HO-3 Home Insurance Policy: What You Need to Know
- What Is an HO-3 Insurance Policy?
An HO-3 home insurance policy protects your home and your belongings in case of a disaster. This is the most common type of home insurance, and it’s often what people mean when they say "homeowners insurance". Since your home is likely your biggest asset, you’ll want to protect it with a comprehensive insurance policy. Also, if you have a mortgage, your lender will likely require this coverage.
HO-3 is the most common type of homeowners insurance.
An HO-3 policy protects your home and any outside structures from damages.
It also protects your personal possessions from damage due to events specifically listed in the policy.
What Is an HO-3 Policy?
HO-3 coverage is a homeowners insurance policy that covers your home and any outside structures on an open perils basis, meaning you are protected against any disasters not excluded by the policy. Your belongings, however, are covered on a named perils basis, so they are only covered if they’re damaged by events listed in the policy.
For example, if someone drives into your fence and damages it, the open perils part of the policy would cover that damage. However, if your home disappears into a sinkhole, you won’t be covered if your policy excludes sinkholes.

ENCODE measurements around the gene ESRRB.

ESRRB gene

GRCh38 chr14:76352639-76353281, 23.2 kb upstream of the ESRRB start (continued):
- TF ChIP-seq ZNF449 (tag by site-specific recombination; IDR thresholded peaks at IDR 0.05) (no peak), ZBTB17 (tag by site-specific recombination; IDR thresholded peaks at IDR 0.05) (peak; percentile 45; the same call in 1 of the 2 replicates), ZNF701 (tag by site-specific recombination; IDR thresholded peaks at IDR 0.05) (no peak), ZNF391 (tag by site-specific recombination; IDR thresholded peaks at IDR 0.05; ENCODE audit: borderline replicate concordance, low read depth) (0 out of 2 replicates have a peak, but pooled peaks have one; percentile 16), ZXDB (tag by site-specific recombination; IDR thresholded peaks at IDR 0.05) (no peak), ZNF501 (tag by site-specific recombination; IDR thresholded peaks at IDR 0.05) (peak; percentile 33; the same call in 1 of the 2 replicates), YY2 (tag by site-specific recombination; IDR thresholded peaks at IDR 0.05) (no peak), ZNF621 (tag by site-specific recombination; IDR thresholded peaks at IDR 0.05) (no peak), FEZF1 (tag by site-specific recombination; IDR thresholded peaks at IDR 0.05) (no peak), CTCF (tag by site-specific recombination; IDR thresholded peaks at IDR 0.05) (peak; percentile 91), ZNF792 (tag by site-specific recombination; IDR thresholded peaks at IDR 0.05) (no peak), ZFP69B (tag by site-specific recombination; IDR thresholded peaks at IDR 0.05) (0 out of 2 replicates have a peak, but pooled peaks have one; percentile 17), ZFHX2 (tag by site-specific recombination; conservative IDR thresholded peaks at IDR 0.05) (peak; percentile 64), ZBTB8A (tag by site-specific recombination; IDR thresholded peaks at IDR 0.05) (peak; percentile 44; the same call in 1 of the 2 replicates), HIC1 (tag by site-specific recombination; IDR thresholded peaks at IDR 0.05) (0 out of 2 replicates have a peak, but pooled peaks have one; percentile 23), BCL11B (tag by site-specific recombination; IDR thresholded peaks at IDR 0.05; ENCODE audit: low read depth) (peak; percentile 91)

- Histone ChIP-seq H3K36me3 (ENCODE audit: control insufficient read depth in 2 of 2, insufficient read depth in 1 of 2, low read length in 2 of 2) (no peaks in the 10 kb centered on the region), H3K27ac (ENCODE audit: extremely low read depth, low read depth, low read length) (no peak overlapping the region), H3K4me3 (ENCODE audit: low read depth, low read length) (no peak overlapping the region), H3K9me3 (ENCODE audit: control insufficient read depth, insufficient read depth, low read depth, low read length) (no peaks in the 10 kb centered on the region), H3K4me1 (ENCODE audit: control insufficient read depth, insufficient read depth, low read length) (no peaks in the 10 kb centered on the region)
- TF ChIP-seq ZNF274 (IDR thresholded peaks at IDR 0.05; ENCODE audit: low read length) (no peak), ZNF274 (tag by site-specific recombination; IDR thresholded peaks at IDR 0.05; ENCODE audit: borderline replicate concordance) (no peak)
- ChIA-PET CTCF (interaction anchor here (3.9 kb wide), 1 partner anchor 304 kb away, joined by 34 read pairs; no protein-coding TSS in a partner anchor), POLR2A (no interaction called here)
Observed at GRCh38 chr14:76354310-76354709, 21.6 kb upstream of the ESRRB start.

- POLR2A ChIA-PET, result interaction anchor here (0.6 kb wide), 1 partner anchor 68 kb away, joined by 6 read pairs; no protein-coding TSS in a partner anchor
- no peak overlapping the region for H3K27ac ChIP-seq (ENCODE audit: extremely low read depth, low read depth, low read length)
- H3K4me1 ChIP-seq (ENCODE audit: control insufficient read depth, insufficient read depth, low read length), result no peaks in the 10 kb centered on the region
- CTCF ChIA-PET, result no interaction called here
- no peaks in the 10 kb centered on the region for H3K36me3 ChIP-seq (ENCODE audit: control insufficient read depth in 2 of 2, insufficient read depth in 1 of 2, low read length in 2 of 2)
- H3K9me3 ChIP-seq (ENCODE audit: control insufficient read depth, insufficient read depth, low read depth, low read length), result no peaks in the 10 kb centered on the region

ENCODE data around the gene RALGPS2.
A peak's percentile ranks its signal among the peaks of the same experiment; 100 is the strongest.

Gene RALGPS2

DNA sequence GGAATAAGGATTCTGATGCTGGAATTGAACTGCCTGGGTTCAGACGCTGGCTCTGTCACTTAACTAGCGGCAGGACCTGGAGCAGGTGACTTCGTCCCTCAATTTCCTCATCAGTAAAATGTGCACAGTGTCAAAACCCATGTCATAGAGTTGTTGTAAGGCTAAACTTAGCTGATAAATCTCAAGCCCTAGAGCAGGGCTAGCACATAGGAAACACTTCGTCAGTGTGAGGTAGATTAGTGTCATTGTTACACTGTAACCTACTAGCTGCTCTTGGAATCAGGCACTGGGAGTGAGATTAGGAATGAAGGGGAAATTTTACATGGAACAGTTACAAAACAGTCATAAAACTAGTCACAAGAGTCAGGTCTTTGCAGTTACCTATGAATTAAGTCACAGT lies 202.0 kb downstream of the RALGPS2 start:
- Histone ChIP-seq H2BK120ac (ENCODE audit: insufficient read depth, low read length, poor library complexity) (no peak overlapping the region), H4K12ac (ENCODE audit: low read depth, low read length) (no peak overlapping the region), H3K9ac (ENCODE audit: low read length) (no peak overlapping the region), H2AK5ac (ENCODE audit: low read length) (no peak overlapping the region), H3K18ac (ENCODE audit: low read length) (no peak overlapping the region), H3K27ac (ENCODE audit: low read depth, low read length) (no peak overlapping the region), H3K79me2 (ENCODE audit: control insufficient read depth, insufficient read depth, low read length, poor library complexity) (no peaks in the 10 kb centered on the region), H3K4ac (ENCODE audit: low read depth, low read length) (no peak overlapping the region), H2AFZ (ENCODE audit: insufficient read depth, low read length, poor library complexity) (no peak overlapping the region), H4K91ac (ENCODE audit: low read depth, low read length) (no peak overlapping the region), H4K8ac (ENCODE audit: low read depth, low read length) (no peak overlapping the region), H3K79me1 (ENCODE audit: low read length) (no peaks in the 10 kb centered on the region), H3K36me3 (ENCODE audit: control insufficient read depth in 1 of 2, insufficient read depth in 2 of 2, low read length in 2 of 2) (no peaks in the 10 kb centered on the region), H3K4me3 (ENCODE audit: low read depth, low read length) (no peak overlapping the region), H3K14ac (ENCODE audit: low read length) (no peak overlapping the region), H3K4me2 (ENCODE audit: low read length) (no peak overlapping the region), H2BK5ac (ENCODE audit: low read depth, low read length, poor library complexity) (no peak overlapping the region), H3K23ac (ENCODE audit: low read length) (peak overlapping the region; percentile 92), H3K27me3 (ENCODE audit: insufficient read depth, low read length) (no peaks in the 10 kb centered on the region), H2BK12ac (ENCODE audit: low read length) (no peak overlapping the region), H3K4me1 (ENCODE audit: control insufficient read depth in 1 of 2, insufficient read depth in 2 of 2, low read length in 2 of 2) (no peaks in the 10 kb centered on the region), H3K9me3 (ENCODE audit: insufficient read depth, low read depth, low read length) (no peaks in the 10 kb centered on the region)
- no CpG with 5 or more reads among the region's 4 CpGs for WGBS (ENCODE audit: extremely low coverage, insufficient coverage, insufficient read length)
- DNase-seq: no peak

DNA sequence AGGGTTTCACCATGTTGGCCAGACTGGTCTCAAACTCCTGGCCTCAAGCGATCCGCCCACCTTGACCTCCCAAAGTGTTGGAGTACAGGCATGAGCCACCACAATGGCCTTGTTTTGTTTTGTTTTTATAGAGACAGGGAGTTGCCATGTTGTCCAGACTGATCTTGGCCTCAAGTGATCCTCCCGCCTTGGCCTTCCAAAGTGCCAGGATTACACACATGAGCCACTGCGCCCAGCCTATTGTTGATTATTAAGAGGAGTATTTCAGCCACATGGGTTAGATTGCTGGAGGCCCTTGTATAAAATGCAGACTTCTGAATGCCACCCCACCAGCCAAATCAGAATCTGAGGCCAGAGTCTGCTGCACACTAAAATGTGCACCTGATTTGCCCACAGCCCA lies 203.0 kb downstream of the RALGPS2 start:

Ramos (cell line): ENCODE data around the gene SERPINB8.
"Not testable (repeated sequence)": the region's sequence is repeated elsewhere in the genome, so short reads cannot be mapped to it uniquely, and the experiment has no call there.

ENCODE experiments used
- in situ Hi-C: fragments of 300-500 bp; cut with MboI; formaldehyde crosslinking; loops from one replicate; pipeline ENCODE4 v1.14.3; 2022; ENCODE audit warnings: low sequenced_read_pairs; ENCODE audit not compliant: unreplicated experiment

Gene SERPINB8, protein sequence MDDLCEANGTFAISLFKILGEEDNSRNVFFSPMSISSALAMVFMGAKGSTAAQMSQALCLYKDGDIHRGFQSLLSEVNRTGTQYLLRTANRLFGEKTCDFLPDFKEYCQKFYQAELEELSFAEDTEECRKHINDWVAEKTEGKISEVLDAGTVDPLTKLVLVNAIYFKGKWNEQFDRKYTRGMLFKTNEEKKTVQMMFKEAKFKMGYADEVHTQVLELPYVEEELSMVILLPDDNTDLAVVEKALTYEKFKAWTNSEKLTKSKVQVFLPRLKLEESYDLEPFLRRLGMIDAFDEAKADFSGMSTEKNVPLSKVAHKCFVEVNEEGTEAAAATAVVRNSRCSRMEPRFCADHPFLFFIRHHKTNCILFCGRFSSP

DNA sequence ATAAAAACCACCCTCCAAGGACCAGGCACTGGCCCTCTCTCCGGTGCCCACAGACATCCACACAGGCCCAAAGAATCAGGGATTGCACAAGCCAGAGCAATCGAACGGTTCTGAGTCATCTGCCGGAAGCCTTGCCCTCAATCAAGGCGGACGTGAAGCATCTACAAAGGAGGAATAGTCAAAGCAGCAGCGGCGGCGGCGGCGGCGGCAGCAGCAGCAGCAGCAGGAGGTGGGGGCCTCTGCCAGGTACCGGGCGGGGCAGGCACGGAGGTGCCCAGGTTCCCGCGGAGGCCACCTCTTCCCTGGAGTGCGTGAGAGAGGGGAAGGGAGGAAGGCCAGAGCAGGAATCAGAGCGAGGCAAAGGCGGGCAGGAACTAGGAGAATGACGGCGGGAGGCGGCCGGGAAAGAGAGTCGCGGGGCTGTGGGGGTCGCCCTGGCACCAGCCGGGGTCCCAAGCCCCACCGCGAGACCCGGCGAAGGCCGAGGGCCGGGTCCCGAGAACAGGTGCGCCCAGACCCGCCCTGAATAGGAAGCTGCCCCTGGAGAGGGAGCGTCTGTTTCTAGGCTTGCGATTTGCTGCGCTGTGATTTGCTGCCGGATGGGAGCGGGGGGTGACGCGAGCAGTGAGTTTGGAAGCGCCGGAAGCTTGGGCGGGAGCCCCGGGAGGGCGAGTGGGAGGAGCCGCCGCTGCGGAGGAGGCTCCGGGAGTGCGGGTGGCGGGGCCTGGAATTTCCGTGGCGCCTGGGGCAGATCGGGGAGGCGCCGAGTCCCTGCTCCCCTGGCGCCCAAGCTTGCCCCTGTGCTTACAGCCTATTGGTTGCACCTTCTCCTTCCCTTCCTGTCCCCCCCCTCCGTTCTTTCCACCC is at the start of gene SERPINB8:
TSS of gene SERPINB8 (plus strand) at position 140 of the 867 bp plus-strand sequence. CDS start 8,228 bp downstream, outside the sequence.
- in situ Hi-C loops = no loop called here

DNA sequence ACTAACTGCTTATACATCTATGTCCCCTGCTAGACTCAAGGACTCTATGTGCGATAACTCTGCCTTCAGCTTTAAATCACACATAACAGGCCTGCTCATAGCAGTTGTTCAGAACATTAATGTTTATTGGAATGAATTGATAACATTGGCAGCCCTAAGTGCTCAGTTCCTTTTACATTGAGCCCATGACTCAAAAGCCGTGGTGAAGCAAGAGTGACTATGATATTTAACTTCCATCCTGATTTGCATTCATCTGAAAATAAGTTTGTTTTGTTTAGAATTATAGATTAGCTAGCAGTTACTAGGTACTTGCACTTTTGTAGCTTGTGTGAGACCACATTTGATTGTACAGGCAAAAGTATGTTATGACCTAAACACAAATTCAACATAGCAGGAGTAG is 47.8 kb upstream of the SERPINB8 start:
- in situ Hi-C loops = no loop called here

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What Does an HO-3 Policy Cover?
An HO-3 policy covers your home and any outside structures if they sustain damage due to disasters. This protection allows you to rebuild or repair your home, and it can even pay for alternative housing if your home is temporarily uninhabitable.
- Dwelling Coverage: This covers your home against disaster unless the policy expressly excludes it. This is also known as Coverage A. If you have any other structures on your property, such as detached garages or swimming pools, those are covered by Coverage B.
- Personal Property: Your possessions are also covered, but only for specific disasters outlined in the policy. There are also coverage limits on certain things, so you might want to get a rider for extra coverage if you have valuable personal property.
- Liability Coverage: If someone injures themselves on your property, liability coverage protects you if you are at fault. Dog bites are often a reason someone sues a homeowner for damages.
- Other Coverage: An HO-3 policy can pay for you to live somewhere else if your home is deemed uninhabitable. This is often called loss of use coverage.
Named vs. Open Perils
Your home and any outside structures are covered under an open perils policy, whereas a named perils (also called closed perils) policy covers your personal possessions.
The phrase “named perils” means that anything named in the policy is covered. Common named perils include:
- Smoke damage
- Vehicles (someone else’s car damages your property)
- Falling objects
- Pipes freezing (unless they freeze due to neglect)
- Riots or civil unrest
If your personal property is damaged due to any of these events, you’ll be covered. If some other event (like a flood or earthquake) damages your possessions, you would not be covered, and you’d have to pay for those damages out of pocket.